DECENTRALIZED COMMUNITY A NEW APPROACH TO SOCIAL PROBLEM SOLVING (abridged version) For decades, the wasteland of pain and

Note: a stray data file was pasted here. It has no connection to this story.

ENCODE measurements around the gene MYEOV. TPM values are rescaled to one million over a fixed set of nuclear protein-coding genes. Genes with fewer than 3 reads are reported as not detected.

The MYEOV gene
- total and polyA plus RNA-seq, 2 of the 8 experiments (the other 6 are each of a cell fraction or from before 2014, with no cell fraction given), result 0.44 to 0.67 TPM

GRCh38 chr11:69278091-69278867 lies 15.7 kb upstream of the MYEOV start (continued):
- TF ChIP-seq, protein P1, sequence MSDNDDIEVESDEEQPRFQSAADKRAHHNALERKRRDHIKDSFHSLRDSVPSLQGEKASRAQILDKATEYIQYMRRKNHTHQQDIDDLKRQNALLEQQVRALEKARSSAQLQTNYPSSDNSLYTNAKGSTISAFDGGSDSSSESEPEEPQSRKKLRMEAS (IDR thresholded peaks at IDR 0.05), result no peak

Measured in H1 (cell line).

desperation that is Vancouver’s Downtown Eastside has borne witness to immeasurable tragedy and suffering. A seemingly intractable conundrum, any and all attempts to “improve” or “fix” the area have met with failure after failure; homelessness and addiction rates “exploding” rather than abating. Frustrated by this, and inspired by several emergent technological movements, I recently began developing a new approach to the issue. After much research and revision, I now present to you an approach which may just hold some promise… The only solution to Vancouver’s homeless/addiction epidemic will lie in an extensive understanding of the situation at hand. The only way to achieve this will be to get involved, engaging directly with those who live on the streets and learning from them. This is only half of the equation, however, with extensive public education and community involvement the necessary complement. With the aid of an innovative new web-based approach, both goals can be realized simultaneously. The proposed website will centre around a revised version of this letter- an article that encourages all Vancouverites to, when approached by a homeless person or observing a homeless person who seems approachable, offer to buy that person a meal and ask them to share their story- to explain how they ended up on the streets. While dining together, they would ask the homeless person questions from a short, printable list provided on the website. Afterwards, they would enter this information into the same site. The homeless themselves would also be encouraged to visit this website and partake, answering the questions directly (Programs like Homelessnation.org facilitate internet access for the homeless). However, to have the homed and homeless interact in such an intimate setting would be extremely beneficial in cultivating fraternity, empathy, and understanding between those who rarely interact and in getting both sides actively engaged in the project. Once a suitable number of such conversations had taken place, everyone wishing to partake (homeless or not) would help to collaboratively organize and study this information on the website in order to determine: · · · -Exactly why people end up homeless and/or addicted on the streets of Vancouver. -Exactly why they remain there or escape and recover. -Exactly what should be done to help these people get clean and/or off the streets permanently and prevent future occurrences.